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One For Arnie

If you look to the left of my blog page, here on this website of mine, you’ll see the contacts page. That’s right, Gentle Reader, you can email me whenever you feel like! It’s there in the hope that casting directors will reach out to me (which I’m sure will be happening any second now), but anybody can message me through this website, for any reason.

Something rather touching happened recently – an actor I’d worked with in Minneapolis, whom I hadn’t heard from in over twenty years, happened upon this very website and used it to email me. I hadn’t had the chance to say goodbye to him when I left the Twin Cities, and always regretted having lost touch with him (he’s not on Facebook). And after all this time, here he was, in my email inbox. It made my heart glad to catch up with him. And I was tickled to hear that he’d read, and enjoyed, my most recent blog post.

But this got me to thinking. In previous blog posts, I’d discussed both of the shows which I’d done with my friend Arnie (that’s his name) in Minneapolis. And looking back at the tone of what I’d previously written about those shows, I began to have the sinking feeling that a reader might think I’d regretted doing them. That Arnie might think that. And that isn’t true at all, and I feel guilty that I might have given that impression.

So let me revisit those two shows for a moment.

The first of the two shows was Bullshot Crummond, a very broad and veddy veddy British spy spoof, in which I played the title character and Arnie played my sinister German nemesis (accursed Hun!). As I mentioned when I first wrote about this show, that was a production in which Murphy’s Law reigned supreme, and every possible thing went wrong. (Hell, the name of the post about it is “When Things Go Wrong, As They Sometimes Will.”) But that’s in the nature of that show, where most of the comedy derives from taking the wild cinematic panoramas of a World War I espionage tale and staging it in as bare-bones a fashion as possible. In its way, Bullshot Crummond anticipates the stage adaptation of The 39 Steps, both in its humor and in its theatrical construction (i.e. taking a classic British film and putting it on stage with a tiny cast playing all the roles, and having the ingenuity of the adaptation be half the fun). We had far fewer resources to work with, so many of our shoestring effects turned into actual mishaps, but the comedic energy never flagged. And I do truly believe that show was a turning point for me as an actor – having so many things to deal with in the run of the show taught me how to live in the moment in a way no conservatory training ever could.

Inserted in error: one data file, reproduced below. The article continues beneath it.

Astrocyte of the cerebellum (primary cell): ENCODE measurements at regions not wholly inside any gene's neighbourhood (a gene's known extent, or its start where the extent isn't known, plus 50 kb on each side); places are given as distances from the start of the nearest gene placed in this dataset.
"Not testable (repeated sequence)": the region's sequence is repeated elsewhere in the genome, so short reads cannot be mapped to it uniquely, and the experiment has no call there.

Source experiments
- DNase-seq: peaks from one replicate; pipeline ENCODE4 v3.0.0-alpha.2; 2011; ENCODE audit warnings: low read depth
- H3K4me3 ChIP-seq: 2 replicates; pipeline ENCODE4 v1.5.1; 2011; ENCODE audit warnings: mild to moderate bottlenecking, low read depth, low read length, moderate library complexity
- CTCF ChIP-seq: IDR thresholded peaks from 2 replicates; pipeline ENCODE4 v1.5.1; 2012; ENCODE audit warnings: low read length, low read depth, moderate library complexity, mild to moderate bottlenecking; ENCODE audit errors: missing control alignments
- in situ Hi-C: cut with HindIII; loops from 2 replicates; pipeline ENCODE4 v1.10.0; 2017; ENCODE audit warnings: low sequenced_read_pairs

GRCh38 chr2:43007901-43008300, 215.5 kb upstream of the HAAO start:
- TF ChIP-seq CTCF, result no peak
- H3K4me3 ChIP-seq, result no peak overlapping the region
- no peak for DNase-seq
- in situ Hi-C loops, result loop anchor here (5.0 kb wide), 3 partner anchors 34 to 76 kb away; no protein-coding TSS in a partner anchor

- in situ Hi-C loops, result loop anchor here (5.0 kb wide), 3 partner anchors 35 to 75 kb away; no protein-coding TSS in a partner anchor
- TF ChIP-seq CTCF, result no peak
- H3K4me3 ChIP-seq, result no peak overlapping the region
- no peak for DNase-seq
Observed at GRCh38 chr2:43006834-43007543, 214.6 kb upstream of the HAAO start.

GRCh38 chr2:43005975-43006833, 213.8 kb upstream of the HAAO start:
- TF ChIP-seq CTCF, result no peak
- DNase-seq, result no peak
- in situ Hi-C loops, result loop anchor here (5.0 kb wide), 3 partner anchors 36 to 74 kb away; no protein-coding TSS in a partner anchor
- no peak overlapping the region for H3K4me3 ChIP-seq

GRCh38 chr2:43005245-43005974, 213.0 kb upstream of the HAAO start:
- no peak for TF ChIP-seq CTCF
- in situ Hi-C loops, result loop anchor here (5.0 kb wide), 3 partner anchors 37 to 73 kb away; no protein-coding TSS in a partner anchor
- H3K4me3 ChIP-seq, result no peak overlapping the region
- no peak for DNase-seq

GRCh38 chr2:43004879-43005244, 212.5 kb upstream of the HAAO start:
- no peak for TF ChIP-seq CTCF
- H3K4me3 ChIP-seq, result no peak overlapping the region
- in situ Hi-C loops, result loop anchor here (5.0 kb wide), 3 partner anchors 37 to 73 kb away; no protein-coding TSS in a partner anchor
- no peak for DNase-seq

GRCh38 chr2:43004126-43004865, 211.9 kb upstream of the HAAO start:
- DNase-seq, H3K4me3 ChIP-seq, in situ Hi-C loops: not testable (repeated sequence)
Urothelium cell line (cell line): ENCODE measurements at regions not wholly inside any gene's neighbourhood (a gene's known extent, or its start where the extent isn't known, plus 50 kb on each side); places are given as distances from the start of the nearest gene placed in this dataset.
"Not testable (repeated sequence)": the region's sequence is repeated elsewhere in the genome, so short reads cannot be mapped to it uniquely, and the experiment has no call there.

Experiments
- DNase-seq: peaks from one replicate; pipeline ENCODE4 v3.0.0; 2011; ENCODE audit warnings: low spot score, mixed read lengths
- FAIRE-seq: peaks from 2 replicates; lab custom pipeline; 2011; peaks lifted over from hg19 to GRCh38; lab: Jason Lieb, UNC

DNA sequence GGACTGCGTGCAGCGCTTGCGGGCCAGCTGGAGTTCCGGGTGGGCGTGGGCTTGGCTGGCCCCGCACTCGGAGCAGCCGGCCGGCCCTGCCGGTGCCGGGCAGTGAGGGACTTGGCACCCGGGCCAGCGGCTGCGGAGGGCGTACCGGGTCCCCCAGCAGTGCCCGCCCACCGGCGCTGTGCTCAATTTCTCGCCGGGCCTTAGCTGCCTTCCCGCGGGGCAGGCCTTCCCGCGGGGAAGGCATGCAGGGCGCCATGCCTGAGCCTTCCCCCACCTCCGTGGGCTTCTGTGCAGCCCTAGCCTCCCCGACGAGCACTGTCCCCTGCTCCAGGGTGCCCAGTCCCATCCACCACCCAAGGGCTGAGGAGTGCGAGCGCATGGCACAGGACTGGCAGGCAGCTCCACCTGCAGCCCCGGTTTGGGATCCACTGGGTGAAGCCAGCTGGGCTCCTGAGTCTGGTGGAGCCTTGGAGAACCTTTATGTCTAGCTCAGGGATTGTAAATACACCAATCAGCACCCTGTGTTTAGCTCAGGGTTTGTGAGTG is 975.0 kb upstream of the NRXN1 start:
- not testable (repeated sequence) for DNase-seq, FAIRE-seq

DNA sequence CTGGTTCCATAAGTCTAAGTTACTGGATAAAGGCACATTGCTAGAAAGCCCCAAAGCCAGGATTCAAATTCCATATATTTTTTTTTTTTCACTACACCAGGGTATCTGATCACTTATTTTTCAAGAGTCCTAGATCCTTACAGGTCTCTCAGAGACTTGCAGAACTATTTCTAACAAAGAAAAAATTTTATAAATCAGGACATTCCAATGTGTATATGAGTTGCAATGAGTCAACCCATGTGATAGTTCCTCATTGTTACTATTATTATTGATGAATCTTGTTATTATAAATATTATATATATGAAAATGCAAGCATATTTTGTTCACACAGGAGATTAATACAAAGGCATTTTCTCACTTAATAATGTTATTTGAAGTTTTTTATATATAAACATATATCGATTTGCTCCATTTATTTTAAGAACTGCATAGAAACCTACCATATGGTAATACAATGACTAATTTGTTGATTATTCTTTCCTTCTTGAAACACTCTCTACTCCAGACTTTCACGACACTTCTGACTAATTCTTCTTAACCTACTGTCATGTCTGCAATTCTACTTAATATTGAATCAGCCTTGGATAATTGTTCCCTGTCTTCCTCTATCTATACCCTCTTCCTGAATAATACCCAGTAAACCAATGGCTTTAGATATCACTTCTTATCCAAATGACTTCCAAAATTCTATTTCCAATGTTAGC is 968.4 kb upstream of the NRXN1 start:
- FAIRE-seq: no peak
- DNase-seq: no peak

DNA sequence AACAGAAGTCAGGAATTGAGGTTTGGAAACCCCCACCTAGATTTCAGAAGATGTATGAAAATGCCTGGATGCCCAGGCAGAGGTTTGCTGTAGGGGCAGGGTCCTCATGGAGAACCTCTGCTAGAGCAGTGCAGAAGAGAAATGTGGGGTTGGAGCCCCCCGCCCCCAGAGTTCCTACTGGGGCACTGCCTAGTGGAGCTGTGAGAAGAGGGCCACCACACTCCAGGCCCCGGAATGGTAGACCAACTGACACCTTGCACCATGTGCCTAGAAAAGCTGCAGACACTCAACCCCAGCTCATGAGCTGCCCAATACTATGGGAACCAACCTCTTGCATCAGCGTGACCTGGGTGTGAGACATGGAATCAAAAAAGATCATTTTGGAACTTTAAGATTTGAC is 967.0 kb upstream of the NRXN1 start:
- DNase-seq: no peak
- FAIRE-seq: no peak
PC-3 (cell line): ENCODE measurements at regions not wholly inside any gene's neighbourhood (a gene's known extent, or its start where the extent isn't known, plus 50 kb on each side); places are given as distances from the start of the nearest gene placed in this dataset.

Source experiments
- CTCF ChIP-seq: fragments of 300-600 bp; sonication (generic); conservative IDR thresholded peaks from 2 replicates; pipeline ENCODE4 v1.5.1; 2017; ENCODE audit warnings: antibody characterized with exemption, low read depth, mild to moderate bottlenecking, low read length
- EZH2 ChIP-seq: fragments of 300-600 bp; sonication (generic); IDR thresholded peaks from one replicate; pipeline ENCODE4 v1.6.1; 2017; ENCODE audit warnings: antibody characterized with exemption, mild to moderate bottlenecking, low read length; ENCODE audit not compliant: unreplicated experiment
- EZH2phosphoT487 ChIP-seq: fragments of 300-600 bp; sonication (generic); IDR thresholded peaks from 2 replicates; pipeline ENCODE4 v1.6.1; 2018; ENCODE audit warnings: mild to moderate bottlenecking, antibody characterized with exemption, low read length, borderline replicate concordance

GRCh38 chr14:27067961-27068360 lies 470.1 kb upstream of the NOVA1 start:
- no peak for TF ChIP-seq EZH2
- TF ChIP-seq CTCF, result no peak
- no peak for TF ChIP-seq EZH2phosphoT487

I didn’t have nearly as much to deal with in the next show I did with Arnie, which was a production of The Comedy of Errors which toured parks throughout the Twin Cities and surrounding suburbs. When I last wrote about it, here, I included it in an overall list of Shakespeare productions which I did in the 90s which, taken as a whole, I said, “sucked.” Well, that’s not remotely fair. I tend to like more adventurous classical fare, but as a traditional staging of the piece, it was perfectly fine. No, the reason I included Comedy of Errors in that disparaging list is because, at one point during the run, we all wound up living out a moment from This Is Spinal Tap. The venue where we were performing listed its events for the week chronologically on its marquee, and had had a puppet show there a few days before us. So as we all drove up, we all saw the sign, exactly as it appears in Spinal Tap. We all got out of our cars, stared bug-eyed at the sign, and then, all in unison, cried out in Jeanine Pettibone’s cockney accent: “If I told them once, I told them a thousand times, Shakespeare Company first, THEN the puppet show!”

Which is a great story, especially if you’re putting together a list of ignominious Shakespeare experiences, but really isn’t a reflection on the quality of the production.

That we all responded and joked as one, however, is a reflection on the quality of that cast. And that’s a point worth making about any theatrical war story; no matter how odd the script or how dire the production circumstances, you’re almost always working with a good, strong, supportive cast. There’s so many actors, after all, such fierce competition for even non-paying gigs. When a cast comes together, they’ve already gone jumped through unimaginable hurdles to get there in the first place. They’re going to be creative, they’re going to be smart, and they’re going to have each other’s backs.

This was certainly true of Arnie. He was there, keeping me safe, in our mostly improvised duels across a teeny tiny stage during Bullshot Crummond. He and I were the ones driving halfway from Minneapolis to Saint Paul and back, storing, packing and unpacking our portable Comedy of Errors set. He made both of those modest little shows a blast to work on. I’m glad he’s still doing this, still being a rock for theater companies out there.

Here’s to another twenty years, friend.

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